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[Spacer] [Navy Seal - 4.4K] William Francis Coakley
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  • Name: William Francis Coakley
  • Rank/Branch: O4/US Navy
  • Unit: Attack Squadron 153, USS Constellation (CVA-64)
  • Date of Birth: 12 August 1933
  • Home City of Record: Lennox MA
  • Date of Loss: 13 September 1966
  • Country of Loss: North Vietnam
  • Loss Coordinates: 193657N 1054757E (WG838690)
  • Status (in 1973): Killed/Body Not Recovered
  • Category: 3
  • Aircraft/Vehicle/Ground:  A4C
  • Other Personnel in Incident: (none missing)
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    [Up - .1K] [Spacer] SYNOPSIS [Spacer] [Up - .1K]

    SYNOPSIS: LtCdr. William F. Coakley was a pilot assigned to Attack Squadron 153
    onboard the aircraft carrier USS Constellation (CVA-64).  On the night of
    September 13, 1966, he launched in his A4C "Skyhawk" attack aircraft on an
    armed reconnaissance mission into North Vietnam.

    Coakley's aircraft commenced an identification pass under a single flare dropped by his
    flight leader. He reported by radio that he was in his run and immediately thereafter,
    the flight leader observed Coakley's aircraft impact the ground spreading flames over
    a large area. No transmissions were received in response to calls, no signalling devices
    were seen or heard. It is suspected that enemy ground fire or Coakley's excessive
    concentration on the target area caused his collision with the ground. No ejection or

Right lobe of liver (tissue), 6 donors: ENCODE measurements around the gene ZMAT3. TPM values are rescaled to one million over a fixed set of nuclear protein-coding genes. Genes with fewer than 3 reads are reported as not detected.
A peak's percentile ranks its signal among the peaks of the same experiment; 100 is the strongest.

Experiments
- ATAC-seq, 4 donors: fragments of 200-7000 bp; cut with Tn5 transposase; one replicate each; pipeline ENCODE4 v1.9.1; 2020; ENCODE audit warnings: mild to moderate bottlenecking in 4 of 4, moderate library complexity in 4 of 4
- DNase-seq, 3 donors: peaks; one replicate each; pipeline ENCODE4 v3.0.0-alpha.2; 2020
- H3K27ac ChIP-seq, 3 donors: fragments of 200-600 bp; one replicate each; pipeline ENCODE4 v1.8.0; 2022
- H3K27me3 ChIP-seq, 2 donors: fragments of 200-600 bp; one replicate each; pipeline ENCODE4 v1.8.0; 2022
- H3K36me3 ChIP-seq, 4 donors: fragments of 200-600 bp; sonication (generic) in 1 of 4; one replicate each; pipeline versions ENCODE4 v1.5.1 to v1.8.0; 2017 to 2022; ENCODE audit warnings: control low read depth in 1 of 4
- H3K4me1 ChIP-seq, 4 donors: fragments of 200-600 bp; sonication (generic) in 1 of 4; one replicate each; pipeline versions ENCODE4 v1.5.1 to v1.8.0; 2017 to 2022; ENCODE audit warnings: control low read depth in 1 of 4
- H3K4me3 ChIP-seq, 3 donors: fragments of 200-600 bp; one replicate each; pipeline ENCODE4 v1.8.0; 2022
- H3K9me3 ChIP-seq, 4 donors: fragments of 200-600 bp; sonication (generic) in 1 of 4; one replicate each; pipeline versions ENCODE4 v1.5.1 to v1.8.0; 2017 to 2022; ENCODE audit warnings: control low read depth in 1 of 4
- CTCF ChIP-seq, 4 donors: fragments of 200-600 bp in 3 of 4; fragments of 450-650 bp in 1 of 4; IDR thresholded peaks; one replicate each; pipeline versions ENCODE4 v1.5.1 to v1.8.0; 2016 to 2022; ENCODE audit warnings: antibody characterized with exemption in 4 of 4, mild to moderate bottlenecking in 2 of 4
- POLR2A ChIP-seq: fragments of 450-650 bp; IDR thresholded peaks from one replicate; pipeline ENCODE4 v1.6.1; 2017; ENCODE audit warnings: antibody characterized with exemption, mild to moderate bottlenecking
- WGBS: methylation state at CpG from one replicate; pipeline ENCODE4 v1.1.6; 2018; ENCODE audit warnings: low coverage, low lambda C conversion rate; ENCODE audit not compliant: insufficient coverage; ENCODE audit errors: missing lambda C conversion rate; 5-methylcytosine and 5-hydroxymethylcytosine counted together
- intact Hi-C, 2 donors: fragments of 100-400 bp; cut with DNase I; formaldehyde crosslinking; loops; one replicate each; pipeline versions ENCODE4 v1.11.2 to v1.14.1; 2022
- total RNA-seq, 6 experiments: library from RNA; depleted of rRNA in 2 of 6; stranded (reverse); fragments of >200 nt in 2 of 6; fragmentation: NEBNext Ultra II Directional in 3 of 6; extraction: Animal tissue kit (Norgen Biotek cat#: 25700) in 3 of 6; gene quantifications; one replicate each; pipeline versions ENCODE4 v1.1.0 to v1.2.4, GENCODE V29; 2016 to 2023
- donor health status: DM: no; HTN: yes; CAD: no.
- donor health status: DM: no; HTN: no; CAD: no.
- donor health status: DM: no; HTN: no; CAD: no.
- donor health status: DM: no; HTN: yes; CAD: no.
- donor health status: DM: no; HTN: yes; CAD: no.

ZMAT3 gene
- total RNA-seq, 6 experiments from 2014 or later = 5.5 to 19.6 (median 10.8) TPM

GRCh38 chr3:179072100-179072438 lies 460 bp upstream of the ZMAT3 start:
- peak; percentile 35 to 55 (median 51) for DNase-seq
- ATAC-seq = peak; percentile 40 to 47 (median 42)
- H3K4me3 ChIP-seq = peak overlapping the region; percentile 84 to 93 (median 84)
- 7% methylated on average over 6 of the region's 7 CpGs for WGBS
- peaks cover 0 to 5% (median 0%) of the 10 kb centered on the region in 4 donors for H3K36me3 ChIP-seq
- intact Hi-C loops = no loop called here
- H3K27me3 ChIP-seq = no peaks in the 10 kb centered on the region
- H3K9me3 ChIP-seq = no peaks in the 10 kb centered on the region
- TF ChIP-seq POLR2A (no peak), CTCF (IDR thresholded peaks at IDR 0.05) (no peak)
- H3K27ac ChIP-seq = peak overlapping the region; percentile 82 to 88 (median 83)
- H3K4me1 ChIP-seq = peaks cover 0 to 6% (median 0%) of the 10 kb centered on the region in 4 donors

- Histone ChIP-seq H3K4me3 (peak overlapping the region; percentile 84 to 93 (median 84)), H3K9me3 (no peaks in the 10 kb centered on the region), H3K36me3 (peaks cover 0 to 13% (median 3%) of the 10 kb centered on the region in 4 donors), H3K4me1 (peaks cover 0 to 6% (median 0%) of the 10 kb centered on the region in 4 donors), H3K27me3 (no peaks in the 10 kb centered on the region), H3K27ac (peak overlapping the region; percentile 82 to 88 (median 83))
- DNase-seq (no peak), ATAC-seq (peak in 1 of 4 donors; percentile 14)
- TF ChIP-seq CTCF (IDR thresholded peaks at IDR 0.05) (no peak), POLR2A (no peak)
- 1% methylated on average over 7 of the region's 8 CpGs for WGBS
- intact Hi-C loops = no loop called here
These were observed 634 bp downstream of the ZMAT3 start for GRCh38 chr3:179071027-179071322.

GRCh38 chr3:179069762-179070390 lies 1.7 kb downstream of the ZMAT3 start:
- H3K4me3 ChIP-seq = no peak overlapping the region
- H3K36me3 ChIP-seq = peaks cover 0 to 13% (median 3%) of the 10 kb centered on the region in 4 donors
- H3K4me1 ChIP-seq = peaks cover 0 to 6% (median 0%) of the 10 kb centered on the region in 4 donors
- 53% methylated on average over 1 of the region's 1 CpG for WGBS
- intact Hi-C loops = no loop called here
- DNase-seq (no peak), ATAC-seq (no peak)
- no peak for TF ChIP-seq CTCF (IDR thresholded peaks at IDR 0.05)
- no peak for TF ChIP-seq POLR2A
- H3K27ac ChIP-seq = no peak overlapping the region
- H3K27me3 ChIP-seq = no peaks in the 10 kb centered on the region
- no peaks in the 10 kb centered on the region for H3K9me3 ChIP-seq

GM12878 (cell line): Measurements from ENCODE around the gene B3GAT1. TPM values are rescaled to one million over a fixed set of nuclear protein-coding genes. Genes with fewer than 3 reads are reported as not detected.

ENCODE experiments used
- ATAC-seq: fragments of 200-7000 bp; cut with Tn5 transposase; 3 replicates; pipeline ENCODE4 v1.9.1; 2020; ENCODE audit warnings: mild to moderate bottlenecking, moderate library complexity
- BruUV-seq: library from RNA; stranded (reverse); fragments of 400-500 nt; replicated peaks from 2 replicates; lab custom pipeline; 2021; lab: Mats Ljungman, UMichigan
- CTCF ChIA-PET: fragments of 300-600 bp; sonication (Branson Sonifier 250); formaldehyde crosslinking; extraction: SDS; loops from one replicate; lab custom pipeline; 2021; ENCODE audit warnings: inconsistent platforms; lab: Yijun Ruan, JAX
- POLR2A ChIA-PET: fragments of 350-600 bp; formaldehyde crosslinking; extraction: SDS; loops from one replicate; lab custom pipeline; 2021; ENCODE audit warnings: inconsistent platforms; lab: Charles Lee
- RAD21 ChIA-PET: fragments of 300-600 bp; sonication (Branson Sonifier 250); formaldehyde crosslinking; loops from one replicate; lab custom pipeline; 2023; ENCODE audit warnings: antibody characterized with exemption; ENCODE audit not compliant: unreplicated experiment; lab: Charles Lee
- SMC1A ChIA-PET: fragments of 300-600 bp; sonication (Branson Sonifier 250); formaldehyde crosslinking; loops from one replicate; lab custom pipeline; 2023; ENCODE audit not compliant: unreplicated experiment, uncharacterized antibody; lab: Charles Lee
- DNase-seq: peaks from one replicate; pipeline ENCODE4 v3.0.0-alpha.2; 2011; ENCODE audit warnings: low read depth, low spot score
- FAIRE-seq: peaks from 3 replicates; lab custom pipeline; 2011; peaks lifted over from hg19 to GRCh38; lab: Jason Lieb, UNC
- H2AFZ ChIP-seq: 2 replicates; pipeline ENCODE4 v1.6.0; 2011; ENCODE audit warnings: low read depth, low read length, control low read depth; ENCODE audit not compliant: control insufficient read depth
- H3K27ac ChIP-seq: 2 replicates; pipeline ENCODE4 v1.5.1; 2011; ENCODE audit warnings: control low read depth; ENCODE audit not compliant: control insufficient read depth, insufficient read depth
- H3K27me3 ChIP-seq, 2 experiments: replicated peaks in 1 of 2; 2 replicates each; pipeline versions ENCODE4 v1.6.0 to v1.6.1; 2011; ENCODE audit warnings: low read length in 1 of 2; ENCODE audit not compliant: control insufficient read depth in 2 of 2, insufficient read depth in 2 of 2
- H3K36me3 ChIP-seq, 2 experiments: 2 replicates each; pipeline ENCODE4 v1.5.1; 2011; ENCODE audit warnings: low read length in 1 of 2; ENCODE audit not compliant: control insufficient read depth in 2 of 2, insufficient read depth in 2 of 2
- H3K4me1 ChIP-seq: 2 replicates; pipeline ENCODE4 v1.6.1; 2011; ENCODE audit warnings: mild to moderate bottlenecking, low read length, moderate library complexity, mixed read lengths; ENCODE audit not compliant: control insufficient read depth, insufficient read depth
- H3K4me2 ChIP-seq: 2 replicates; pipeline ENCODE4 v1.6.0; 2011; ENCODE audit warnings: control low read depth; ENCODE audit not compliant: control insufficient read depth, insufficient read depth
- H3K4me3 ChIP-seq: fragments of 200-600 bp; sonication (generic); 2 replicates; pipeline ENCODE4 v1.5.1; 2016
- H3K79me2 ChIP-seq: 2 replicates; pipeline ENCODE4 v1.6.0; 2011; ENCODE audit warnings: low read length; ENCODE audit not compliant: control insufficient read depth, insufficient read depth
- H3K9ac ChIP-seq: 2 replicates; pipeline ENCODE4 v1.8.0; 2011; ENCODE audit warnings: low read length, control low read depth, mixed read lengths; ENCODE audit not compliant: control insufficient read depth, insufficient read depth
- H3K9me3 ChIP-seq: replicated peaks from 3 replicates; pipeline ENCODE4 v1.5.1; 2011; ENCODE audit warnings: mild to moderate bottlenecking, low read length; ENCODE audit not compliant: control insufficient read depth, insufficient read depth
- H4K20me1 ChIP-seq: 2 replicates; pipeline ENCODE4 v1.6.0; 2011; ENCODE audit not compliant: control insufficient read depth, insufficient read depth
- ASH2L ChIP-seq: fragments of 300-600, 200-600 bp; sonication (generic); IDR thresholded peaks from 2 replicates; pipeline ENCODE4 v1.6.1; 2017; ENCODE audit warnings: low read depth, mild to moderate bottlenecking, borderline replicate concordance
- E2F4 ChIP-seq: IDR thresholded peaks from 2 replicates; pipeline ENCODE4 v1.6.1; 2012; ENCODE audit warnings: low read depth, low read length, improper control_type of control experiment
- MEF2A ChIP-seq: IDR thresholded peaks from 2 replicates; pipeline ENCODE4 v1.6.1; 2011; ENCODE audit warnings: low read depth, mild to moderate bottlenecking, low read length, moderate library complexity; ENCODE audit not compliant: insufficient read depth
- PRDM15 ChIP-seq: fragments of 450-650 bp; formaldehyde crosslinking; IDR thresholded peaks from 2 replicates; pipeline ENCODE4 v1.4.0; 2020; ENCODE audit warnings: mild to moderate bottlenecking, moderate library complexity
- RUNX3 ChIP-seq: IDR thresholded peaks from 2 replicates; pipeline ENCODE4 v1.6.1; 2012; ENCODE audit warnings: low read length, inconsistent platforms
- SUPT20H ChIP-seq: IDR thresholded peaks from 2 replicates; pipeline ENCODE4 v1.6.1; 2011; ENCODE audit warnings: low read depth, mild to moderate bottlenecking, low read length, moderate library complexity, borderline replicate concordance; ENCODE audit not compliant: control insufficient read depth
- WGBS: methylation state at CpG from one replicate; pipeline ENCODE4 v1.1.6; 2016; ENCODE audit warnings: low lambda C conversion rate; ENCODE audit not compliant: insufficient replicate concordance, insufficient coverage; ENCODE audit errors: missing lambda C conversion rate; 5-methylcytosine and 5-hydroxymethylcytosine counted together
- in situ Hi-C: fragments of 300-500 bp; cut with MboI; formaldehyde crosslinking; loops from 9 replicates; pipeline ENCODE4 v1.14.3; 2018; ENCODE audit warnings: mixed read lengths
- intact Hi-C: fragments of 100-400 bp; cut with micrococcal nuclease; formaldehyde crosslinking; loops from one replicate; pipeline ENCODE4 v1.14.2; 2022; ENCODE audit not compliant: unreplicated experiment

parachute was seen.

    Coakley's status was initially Missing In Action, but was changed the following day,
    September 14, 1966, by the onscene commander to Killed In Action, Body Not
    Recovered. He was among nearly 2500 Americans still unaccounted for from the
    Vietnam War.

    In early 1989, the U.S. announced that remains returned by Vietnam had been positively
    identified as those of Commander William F. Coakley. For 22 years, the Vietnamese
    denied any knowledge of him or his fate, but "discovered" his remains and returned
    them to U.S. control. According to the Vietnamese, Coakley died instantly when a
    Surface to Air Missile (SAM) hit his aircraft.

    Coakley was a career Navy officer, having been in the service since the 1950's. The
    agonizing wait is over for his mother, Jeannette, age 85 who wondered for 23 years
    whether he was a prisoner of war. "All those years I worried about his being in prison.
    It's a terrible thing when you know how he might have been tortured. I'm very sad and
    happy all at once," Coakley's mother told Boston Globe reporter Ray Richard.

    Since war's end, thousands of reports have been received indicating that many
    Americans did not perish in their crashes as Coakley evidently did, but survived, and
    are still alive today waiting for the country they served to bring them home. What are
    we doing to secure their freedom?

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